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Irish dancers set the stage for holiday

By Barbara Christiansen daily Herald - | Mar 16, 2015
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Dancers from the Harp Irish Dance Company perform at the Provo City Library on Monday, March 16, 2015. SPENSER HEAPS, Daily Herald

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Dancers clap while others from the Harp Irish Dance Company perform at the Provo City Library on Monday, March 16, 2015. SPENSER HEAPS, Daily Herald

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Dancers from the Harp Irish Dance Company perform at the Provo City Library on Monday, March 16, 2015. SPENSER HEAPS, Daily Herald

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Dancers from the Harp Irish Dance Company perform at the Provo City Library on Monday, March 16, 2015. SPENSER HEAPS, Daily Herald

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Dancers from the Harp Irish Dance Company perform at the Provo City Library on Monday, March 16, 2015. SPENSER HEAPS, Daily Herald

PROVO — The right shade of green, corned beef and cabbage, and don’t forget Irish dancing — the perfect combination to celebrate St. Patrick’s Day.

Harp Irish Dance Company provided the traditional dances of the Emerald Isle on Monday evening at the Provo Library. It wasn’t long before the crowd was clapping along with the Celtic music and the beat of the dancers’ shoes.

With high stepping, lots of energy and colorful costumes, there are about 40 members of the company, many of whom performed on St. Patrick’s Day Eve. Some were as young as 2; some moms joined their daughters in the celebration. They are regular members of the company, not just visitors.

“Harp has been around for nearly three years,” director Aubree Shelley said. “My mom was a folk dancer at BYU. We moved to northern California and there was an Irish troupe there. I joined when I was 6.”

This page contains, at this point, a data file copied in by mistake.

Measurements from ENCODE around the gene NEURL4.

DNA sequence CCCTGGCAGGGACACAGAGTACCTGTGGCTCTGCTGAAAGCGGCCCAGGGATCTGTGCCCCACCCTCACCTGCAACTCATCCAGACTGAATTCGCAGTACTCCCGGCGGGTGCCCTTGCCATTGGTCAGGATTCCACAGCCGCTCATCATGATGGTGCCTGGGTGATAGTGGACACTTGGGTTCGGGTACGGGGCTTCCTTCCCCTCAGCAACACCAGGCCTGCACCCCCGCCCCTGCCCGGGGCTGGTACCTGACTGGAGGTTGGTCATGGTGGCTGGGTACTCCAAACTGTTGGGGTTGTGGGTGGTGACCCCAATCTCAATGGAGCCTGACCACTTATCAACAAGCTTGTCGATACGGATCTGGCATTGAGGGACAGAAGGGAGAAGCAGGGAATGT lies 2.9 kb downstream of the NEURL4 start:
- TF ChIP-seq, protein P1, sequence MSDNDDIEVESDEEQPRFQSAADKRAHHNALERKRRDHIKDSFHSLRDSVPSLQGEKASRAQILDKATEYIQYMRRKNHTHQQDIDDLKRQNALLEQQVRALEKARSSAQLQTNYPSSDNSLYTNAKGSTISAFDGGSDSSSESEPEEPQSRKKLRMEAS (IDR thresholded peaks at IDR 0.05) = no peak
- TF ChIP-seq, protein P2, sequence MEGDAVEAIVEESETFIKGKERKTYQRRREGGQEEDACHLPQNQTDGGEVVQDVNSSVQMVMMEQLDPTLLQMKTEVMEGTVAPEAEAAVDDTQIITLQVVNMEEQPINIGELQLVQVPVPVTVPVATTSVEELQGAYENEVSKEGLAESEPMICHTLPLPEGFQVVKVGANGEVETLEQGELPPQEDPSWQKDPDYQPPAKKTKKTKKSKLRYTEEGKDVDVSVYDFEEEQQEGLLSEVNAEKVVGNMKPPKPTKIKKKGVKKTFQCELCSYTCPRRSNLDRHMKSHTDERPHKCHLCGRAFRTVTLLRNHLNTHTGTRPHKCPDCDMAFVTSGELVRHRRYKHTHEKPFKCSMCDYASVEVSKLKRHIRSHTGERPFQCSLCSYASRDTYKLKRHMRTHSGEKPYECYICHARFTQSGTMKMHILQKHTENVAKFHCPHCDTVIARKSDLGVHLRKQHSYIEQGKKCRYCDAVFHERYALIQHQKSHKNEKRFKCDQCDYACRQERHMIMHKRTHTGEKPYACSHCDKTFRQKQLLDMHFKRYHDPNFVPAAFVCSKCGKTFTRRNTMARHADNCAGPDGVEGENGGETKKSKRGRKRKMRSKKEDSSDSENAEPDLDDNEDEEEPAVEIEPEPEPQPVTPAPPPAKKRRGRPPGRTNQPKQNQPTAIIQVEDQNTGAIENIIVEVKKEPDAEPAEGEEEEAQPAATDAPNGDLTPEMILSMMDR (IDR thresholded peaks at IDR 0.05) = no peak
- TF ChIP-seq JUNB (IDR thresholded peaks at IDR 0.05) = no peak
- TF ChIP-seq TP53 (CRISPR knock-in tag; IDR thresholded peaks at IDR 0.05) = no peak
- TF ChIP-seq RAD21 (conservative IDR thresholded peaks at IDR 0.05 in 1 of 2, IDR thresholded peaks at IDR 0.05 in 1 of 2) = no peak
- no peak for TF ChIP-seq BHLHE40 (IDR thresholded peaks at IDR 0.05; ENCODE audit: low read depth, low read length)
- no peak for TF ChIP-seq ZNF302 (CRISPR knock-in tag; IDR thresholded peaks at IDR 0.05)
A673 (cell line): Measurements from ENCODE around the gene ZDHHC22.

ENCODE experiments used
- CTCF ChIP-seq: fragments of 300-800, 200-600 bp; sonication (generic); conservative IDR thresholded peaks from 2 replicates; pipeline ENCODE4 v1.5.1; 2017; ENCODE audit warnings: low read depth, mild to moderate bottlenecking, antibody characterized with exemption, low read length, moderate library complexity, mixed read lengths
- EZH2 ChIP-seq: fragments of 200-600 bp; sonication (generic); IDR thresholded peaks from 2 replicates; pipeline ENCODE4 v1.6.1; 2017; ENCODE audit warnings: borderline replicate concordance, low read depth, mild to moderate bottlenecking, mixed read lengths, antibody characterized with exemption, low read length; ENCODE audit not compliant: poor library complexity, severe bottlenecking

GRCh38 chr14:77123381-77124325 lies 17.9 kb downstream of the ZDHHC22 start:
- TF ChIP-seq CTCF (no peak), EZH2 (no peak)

She has been dancing ever since. She even has the red hair to go with the Irish dancing.

“I feel like I am carrying on a long tradition,” she said. “Irish dancing was originally taught by dancing masters. They would travel the countryside, would be hired by a village to teach dancing, etiquette and deportment. It eventually turned into the Gaelic Leagues, which kind of preserved Irish culture in the face of British occupation.”

That was in the early 1900s, Shelley said.

The culture hasn’t changed much, but today’s teachers are often certified by the Irish Dance Commission in Dublin. One of its purposes is to preserve traditional Irish dancing.

Shelley said the effort has been worth it.

“For me it is fun because it is not the run-of-the-mill dance that you see every day,” she said. “There are not immodest costumes or suggestive lyrics. It is wholesome.”

Watching the dancers, it might be easy to believe they have the dances in their blood, but that is not always the case.

“Some of the dancers have Irish heritage, but not all,” Shelley said. “They have been caught by the Irish fever.

“They are energetic, very passionate, bright and colorful. They have kind of evolved over time, with bright colors and Celtic patterns.”

Miriam Ware, 10, of Lehi is one of the newest to join the company.

“I had been wanting to do something for a long time,” she said. “We found this where we could do two for the price of one. So we decided to come and do it. It is really fun. It is good exercise.”

Mom Tracy Ware decided to join along with her daughter. Two mom-daughter teams joined at that time.

“We are doing it together,” Tracy Ware said. “We have fun together. She does it all over the house all day long.”

It’s not just fun, but it brings out the best in the participants, she said.

“I think they do a great job helping the girls to feel confident and good,” Tracy Ware said. “It is not really competitive. It is one of the first things she has actually taken to and wants to do it all the time.”

Elleka DeWall of Pleasant Grove has been with the group for more than four years. She is 12, so she started quite young.

“The best part is the dances,” she said. “They make me feel good.

“Me and my sister wanted to do dance. We looked up online and just signed up for it. We love it.”

Complicated footwork and fast pacing with lots of turns and twists can be a bit daunting.

“The hardest part is memorizing the dances,” Elleka said. “I practice at home. I made a chart at home.”

The work is worth it for the way she reacts.

“I feel happy when I am doing it.”

Elizabeth Jeffrey of American Fork was on hand to watch her daughter.

“I love it because it is more intimate and more like a family environment,” she said. “I also love the culture of it. This is so rich in culture and so modest and wholesome.”

While most of the participants are girls, there are also a few boys in the troupe.

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